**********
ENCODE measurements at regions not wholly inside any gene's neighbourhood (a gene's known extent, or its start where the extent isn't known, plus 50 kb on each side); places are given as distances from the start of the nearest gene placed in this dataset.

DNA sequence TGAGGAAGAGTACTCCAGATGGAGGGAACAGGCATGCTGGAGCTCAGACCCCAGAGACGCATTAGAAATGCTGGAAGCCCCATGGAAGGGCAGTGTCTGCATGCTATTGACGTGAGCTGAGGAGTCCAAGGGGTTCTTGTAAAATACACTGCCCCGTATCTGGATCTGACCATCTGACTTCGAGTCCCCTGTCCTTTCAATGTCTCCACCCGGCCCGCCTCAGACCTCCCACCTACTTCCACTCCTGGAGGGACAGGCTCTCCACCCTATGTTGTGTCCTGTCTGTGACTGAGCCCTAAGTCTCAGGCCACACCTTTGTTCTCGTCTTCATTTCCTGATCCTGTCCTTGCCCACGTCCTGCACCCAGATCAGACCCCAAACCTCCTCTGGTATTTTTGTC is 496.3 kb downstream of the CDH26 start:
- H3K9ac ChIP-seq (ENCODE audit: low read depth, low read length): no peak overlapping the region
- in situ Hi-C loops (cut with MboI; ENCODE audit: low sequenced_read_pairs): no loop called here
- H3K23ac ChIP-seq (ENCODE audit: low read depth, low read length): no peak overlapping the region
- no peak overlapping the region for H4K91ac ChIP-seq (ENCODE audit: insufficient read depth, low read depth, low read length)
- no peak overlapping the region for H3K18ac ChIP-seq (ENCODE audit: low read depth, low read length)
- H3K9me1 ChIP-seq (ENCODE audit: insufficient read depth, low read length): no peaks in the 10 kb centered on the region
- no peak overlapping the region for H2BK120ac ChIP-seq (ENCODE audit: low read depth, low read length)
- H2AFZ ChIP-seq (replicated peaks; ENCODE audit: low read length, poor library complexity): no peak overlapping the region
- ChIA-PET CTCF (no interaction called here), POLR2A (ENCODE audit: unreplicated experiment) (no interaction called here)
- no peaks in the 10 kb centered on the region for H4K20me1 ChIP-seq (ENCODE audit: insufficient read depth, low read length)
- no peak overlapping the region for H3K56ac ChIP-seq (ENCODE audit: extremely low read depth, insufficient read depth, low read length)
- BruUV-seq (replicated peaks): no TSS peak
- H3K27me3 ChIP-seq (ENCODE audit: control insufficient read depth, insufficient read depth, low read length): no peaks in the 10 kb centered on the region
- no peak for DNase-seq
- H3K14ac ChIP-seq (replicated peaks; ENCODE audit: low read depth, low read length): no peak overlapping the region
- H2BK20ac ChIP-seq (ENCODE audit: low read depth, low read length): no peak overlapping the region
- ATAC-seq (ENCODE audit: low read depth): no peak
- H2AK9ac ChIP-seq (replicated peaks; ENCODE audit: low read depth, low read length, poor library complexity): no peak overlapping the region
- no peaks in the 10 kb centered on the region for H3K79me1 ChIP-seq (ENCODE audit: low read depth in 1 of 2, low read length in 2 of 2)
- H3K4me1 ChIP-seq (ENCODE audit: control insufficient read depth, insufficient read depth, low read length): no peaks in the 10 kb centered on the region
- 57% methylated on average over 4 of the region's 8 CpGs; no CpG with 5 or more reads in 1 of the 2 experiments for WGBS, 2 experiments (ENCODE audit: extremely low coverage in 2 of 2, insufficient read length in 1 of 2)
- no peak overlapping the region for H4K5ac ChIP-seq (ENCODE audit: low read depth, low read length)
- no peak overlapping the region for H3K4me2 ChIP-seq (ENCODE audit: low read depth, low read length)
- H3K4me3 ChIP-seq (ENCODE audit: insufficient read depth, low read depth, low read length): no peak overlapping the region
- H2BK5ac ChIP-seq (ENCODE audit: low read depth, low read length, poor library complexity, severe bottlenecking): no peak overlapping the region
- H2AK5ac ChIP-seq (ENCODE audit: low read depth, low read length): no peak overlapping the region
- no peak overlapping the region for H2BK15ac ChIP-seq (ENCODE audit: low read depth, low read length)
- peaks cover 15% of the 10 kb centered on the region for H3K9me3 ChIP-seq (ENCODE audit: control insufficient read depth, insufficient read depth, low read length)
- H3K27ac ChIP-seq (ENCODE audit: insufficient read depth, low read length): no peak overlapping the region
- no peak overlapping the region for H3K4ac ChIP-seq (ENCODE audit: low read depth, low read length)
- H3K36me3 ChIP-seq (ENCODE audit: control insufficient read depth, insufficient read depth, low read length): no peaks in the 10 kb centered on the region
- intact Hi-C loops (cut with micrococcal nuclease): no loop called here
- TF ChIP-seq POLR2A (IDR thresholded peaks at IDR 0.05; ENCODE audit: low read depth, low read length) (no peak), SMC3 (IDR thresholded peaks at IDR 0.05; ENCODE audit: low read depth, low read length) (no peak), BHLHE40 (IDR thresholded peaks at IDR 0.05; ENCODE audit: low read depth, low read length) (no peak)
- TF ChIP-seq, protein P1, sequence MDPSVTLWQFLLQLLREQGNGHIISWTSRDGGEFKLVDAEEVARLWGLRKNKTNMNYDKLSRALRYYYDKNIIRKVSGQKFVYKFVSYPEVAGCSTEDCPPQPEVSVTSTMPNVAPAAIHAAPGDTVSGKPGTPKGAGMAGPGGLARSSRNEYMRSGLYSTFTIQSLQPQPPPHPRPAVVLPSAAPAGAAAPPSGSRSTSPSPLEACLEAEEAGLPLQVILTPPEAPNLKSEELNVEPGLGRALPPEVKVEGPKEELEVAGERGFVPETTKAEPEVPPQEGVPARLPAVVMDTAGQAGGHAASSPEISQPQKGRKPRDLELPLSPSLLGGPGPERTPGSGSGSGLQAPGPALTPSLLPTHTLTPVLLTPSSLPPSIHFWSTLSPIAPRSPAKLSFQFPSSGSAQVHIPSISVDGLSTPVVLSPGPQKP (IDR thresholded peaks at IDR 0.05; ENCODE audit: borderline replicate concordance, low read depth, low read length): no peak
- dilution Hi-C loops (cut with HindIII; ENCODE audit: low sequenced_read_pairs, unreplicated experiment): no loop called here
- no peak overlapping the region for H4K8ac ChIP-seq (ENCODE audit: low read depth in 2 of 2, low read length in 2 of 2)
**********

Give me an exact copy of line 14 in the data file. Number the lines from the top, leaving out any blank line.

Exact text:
- BruUV-seq (replicated peaks): no TSS peak